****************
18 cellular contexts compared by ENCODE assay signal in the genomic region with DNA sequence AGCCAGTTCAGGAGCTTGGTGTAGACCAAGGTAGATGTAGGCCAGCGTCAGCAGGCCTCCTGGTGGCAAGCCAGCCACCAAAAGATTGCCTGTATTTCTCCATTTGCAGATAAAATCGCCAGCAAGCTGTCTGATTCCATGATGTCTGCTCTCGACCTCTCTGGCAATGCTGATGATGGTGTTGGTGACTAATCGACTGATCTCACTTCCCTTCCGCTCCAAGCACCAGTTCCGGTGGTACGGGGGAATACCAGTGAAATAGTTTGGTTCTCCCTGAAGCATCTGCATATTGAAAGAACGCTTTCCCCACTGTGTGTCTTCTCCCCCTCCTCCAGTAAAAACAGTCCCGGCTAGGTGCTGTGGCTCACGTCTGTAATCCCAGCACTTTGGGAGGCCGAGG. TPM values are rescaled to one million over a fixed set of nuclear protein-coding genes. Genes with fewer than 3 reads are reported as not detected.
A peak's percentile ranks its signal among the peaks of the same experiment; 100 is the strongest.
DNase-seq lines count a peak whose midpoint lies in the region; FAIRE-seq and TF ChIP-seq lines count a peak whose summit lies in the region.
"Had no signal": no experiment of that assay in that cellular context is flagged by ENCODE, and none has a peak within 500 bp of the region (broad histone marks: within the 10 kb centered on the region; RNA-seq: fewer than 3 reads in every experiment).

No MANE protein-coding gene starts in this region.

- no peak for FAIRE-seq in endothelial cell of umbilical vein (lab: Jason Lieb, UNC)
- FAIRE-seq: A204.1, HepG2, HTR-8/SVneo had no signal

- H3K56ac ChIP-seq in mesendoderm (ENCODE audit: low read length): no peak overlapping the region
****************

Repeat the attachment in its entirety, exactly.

18 cellular contexts compared by ENCODE assay signal in the genomic region with DNA sequence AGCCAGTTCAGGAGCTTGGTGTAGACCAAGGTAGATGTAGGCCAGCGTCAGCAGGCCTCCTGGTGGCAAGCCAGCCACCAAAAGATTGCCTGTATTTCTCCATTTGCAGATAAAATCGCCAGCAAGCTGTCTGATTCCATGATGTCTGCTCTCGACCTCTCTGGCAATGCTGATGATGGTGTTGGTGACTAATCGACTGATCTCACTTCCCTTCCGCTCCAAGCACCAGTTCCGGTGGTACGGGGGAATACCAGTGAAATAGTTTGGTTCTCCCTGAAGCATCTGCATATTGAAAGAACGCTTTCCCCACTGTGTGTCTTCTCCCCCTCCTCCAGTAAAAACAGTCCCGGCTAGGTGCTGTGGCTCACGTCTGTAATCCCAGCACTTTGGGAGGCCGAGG. TPM values are rescaled to one million over a fixed set of nuclear protein-coding genes. Genes with fewer than 3 reads are reported as not detected.
A peak's percentile ranks its signal among the peaks of the same experiment; 100 is the strongest.
DNase-seq lines count a peak whose midpoint lies in the region; FAIRE-seq and TF ChIP-seq lines count a peak whose summit lies in the region.
"Had no signal": no experiment of that assay in that cellular context is flagged by ENCODE, and none has a peak within 500 bp of the region (broad histone marks: within the 10 kb centered on the region; RNA-seq: fewer than 3 reads in every experiment).

No MANE protein-coding gene starts in this region.

- no peak for FAIRE-seq in endothelial cell of umbilical vein (lab: Jason Lieb, UNC)
- FAIRE-seq: A204.1, HepG2, HTR-8/SVneo had no signal

- H3K56ac ChIP-seq in mesendoderm (ENCODE audit: low read length): no peak overlapping the region